This is quite interesting, and in particular, I like the details of the description. Certain sentences (actually, a lot of them) stand out: "If this wasn’t curious then the world would be overpowered by cats never killed;" "His skin was as rough as sandpaper, blotches and scars etching his hands and face with no revelation to the puzzle of his beard;" "every head lifted like an excited pack of meerkats."

The ending is, of course, surprising and amusing - though I, like the narrator, feel a bit sad that this man turned out to be ordinary after all.
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:iconnamelessshe:
NamelessShe Featured By Owner Jul 1, 2013  Hobbyist Writer
This put a smile on my face. I never would have guessed his wife is the person behind the patterns in his beard.
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:iconjoe-wright:
joe-wright Featured By Owner Jul 1, 2013   General Artist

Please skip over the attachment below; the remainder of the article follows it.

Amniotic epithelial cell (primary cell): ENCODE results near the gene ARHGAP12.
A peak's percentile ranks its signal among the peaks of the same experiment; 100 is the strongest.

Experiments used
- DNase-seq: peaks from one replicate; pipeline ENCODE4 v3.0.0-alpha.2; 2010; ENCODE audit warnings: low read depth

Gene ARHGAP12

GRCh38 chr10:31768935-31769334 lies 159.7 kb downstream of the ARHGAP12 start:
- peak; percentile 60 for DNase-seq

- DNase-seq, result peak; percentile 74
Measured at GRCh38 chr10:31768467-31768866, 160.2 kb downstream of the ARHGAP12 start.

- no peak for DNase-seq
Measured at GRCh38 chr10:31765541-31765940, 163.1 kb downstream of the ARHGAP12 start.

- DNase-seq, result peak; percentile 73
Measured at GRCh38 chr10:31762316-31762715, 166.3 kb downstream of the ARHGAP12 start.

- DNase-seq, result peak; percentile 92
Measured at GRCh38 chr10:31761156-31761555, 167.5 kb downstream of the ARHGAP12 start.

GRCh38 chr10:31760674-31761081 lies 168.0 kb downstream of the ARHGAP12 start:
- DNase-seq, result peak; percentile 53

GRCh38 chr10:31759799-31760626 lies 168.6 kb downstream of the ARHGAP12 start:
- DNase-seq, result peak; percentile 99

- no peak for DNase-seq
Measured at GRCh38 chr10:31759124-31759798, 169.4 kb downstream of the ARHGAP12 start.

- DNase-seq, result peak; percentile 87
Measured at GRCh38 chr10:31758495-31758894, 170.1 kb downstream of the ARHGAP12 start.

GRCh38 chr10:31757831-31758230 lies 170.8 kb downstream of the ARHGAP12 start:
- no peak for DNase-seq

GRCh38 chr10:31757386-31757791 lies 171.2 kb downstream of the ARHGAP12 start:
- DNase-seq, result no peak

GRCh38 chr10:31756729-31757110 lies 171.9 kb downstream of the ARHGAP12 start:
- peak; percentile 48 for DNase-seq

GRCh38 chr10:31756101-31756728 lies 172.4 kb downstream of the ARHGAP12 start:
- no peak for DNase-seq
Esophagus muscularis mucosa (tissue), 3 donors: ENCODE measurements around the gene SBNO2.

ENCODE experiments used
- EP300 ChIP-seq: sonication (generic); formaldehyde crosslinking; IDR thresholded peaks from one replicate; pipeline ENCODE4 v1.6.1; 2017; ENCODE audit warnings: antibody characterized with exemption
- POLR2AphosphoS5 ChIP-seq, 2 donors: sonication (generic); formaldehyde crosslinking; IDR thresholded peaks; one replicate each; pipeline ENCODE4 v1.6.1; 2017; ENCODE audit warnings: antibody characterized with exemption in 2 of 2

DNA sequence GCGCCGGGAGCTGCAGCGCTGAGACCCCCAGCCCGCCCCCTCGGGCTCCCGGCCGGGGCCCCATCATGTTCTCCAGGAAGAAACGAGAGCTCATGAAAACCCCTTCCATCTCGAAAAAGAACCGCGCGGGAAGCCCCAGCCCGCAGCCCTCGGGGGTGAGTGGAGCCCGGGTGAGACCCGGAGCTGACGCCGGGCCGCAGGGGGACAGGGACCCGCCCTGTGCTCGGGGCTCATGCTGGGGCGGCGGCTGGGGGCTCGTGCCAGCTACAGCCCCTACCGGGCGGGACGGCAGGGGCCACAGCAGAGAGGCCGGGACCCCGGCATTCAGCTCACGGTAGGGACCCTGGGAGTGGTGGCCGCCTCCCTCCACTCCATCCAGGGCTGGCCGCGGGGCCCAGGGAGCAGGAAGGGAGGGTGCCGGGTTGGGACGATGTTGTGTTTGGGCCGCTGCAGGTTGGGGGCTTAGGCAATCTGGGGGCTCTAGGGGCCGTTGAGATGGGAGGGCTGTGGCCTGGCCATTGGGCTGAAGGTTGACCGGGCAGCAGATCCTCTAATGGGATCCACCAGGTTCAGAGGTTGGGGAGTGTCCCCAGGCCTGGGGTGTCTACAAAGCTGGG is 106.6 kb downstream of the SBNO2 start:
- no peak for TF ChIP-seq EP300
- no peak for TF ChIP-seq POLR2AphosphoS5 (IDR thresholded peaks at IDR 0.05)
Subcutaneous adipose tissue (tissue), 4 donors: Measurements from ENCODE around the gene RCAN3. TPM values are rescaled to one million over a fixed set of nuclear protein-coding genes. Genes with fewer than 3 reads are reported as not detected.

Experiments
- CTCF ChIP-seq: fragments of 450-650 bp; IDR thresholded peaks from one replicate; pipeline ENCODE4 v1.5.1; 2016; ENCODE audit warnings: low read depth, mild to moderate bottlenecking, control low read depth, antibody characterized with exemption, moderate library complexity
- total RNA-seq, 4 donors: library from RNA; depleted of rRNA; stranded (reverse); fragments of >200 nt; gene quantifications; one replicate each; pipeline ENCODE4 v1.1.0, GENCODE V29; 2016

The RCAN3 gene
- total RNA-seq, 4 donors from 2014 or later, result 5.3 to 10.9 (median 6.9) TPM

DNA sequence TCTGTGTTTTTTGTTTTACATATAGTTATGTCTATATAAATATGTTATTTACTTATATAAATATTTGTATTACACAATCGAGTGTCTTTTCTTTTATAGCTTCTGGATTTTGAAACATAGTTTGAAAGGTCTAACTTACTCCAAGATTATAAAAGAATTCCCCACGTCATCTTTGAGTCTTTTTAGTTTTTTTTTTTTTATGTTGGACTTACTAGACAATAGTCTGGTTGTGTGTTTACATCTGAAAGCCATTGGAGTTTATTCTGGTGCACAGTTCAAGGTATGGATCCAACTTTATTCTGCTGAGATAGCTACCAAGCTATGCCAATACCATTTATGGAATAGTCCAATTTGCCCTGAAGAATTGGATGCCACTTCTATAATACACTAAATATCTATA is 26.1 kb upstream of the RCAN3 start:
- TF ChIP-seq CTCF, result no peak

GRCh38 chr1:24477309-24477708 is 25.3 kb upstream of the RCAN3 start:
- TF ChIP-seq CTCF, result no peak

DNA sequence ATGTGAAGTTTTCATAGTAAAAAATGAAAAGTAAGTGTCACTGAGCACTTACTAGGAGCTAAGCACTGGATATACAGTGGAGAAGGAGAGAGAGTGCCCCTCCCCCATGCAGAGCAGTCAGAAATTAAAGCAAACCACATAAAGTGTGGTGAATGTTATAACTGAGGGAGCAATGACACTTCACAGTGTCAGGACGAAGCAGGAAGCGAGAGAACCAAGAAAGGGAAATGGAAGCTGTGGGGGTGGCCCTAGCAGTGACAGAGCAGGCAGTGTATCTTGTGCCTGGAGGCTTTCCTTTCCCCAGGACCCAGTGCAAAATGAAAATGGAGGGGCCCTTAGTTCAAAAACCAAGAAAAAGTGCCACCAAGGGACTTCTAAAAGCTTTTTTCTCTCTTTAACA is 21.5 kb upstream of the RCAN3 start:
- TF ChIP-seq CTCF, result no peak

I really enjoyed this! All the possibilities of what the beard might signify are like a dozen story ideas on their own =)
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:iconamnesiatoast:
amnesiatoast Featured By Owner Jul 1, 2013
Ehehe, that was fun. And it must be a funny sight, to see Mrs. Knitter going at Mr. Yorkshire's beard :XD:
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:iconsurrealcachinnation:
SurrealCachinnation Featured By Owner Jul 1, 2013   Writer
I love how you used just a small part of one of the prompts to come up with this. It was a cute story. I found myself becoming as curious as the character about this man's beard. As a knitter, I was amused by the ending. :giggle: